Herbal extracts from Commiphora mukul (guggul)
have been widely used in Asia as cholesterol-lowering agents, and their popularity
is increasing in the United States. Recently, guggulsterones, the purported
bioactive compounds of guggul, have been shown to be potent antagonists of
2 nuclear hormone receptors involved in cholesterol metabolism, establishing
a plausible mechanism of action for the hypolipidemic effects of these extracts.
However, there are currently no published safety or efficacy data on the use
of guggul extracts in Western populations.
To study the short-term safety and efficacy of 2 doses of a standardized
guggul extract (guggulipid, containing 2.5% guggulsterones) in healthy adults
with hyperlipidemia eating a typical Western diet.
Double-blind, randomized, placebo-controlled trial using a parallel
design, conducted March 2000-August 2001.
Participants and Setting
A total of 103 ambulatory, community-dwelling, healthy adults with hypercholesterolemia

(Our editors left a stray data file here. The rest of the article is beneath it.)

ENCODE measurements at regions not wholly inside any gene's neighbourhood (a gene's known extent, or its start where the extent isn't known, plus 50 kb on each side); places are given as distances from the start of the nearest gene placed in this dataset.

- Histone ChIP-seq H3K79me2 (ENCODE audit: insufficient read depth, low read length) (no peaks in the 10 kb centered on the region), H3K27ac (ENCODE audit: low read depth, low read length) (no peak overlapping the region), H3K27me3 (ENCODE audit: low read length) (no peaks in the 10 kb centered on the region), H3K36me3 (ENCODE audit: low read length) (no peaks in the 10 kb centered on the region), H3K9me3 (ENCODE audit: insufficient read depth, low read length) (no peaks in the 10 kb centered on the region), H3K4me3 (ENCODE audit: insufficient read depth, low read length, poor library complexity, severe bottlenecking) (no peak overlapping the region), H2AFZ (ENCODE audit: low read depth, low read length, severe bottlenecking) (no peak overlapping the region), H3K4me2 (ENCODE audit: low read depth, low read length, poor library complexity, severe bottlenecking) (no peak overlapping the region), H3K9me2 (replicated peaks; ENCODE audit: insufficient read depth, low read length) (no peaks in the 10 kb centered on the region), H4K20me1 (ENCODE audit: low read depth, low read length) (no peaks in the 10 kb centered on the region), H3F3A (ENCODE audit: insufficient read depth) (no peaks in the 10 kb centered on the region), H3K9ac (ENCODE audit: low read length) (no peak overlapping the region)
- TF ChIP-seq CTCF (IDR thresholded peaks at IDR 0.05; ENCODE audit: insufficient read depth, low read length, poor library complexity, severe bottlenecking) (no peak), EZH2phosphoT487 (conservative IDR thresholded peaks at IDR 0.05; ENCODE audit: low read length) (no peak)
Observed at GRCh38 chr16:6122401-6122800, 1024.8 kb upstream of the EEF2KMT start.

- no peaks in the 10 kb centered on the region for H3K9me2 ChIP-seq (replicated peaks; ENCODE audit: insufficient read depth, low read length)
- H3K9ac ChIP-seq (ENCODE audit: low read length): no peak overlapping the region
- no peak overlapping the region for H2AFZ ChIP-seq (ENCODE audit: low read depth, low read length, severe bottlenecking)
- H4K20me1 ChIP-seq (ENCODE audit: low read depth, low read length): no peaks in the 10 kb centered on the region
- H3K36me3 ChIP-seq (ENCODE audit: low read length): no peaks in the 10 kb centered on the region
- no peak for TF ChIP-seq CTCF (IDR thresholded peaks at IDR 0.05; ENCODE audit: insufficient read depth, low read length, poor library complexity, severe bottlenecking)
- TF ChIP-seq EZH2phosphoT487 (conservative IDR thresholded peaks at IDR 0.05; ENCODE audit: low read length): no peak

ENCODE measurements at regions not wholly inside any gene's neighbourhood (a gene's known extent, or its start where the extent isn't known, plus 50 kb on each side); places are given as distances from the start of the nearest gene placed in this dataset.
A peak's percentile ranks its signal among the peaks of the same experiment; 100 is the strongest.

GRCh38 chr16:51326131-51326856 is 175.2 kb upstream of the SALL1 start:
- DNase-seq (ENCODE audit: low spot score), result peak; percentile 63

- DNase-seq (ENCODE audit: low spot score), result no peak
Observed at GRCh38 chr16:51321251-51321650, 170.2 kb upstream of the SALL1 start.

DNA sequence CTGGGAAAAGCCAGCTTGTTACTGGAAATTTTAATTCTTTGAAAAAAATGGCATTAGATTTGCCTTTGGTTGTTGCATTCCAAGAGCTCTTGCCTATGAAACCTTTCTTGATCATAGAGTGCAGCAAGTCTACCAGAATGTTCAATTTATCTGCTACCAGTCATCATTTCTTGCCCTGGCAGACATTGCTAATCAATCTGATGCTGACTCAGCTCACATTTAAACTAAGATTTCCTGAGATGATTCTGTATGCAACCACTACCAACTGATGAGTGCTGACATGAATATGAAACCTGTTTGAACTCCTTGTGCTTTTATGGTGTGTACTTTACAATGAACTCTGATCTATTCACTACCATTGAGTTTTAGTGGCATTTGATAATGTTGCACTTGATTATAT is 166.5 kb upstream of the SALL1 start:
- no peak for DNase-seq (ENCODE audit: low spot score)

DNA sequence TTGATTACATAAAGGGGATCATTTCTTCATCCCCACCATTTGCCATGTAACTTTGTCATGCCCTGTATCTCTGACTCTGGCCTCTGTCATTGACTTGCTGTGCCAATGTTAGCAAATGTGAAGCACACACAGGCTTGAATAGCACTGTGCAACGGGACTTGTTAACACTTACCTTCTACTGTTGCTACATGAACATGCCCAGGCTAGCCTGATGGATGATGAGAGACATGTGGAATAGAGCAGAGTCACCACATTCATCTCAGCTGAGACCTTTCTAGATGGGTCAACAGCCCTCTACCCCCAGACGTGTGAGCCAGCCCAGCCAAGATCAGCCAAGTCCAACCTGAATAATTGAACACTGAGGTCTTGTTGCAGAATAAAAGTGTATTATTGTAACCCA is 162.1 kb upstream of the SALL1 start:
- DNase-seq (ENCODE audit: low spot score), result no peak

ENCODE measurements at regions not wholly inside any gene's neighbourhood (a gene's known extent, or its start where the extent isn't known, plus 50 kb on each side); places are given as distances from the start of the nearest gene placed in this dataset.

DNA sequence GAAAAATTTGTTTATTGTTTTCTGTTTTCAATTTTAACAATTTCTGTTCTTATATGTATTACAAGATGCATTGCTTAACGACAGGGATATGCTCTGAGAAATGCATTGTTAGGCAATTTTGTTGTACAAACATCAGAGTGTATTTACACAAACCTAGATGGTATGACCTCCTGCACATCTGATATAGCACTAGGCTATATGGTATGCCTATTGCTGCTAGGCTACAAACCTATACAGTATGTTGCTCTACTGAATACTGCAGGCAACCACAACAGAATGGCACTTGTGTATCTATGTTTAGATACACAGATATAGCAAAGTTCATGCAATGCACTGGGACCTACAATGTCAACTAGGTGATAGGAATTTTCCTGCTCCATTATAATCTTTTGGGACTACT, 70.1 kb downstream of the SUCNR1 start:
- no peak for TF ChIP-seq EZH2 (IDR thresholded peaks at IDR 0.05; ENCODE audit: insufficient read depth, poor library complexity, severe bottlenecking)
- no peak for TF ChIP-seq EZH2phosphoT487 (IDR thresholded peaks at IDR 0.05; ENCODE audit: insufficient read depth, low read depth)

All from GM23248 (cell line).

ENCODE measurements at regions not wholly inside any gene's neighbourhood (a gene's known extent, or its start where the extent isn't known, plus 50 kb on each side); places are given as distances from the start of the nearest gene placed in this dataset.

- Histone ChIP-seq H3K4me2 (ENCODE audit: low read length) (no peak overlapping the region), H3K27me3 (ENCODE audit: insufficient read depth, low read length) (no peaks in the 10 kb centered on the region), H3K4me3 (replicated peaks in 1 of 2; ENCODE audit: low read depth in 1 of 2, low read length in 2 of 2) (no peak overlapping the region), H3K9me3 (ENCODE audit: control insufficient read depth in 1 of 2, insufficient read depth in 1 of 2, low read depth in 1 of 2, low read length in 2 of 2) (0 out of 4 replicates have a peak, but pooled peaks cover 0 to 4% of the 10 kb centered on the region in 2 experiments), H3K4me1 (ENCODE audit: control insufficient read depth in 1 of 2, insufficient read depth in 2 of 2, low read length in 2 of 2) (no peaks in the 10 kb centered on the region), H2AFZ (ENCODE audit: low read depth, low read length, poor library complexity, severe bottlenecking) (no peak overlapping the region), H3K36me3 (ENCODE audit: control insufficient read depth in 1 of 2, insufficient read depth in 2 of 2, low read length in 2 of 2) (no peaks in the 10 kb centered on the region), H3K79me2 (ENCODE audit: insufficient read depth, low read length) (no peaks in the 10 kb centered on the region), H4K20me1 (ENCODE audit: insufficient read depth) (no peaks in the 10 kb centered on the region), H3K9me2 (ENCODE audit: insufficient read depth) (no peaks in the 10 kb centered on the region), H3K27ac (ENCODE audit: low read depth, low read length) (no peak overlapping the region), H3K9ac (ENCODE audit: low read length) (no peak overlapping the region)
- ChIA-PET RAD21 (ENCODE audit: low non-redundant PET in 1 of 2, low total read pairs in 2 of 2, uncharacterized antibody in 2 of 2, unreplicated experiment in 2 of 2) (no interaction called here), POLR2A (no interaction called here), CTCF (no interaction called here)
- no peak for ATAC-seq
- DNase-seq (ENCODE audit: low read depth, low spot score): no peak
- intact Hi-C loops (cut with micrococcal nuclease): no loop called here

in the Philadelphia, Pa, metropolitan area.
Oral, 3 times daily doses of standard-dose guggulipid (1000 mg), high-dose
guggulipid (2000 mg), or matching placebo.
Main Outcome Measures
Percentage change in levels of directly measured low-density lipoprotein
cholesterol (LDL-C) after 8 weeks of therapy. Secondary outcome measures included
levels of total cholesterol, high-density lipoprotein cholesterol (HDL-C),
triglycerides, and directly measured very low-density lipoprotein cholesterol
(VLDL-C), as well as adverse events reports and laboratory safety measures
including electrolyte levels and hepatic and renal function.
Compared with participants randomized to placebo (n = 36), in whom levels
of LDL-C decreased by 5%, both standard-dose guggulipid (n = 33) and high-dose
guggulipid (n = 34) raised levels of LDL-C by 4% (P =
.01 vs placebo) and 5% (P = .006 vs placebo), respectively,
at 8 weeks, for a net positive change of 9% to 10%. There were no significant
changes in levels of total cholesterol, HDL-C, triglycerides, or VLDL-C in
response to treatment with guggulipid in the intention-to-treat analysis.
While guggulipid was generally well tolerated, 6 participants treated with
guggulipid developed a hypersensitivity rash compared with none in the placebo
Despite plausible mechanisms of action, guggulipid did not appear to
improve levels of serum cholesterol over the short term in this population
of adults with hypercholesterolemia, and might in fact raise levels of LDL-C.
Guggulipid also appeared to cause a dermatologic hypersensitivity reaction
in some patients.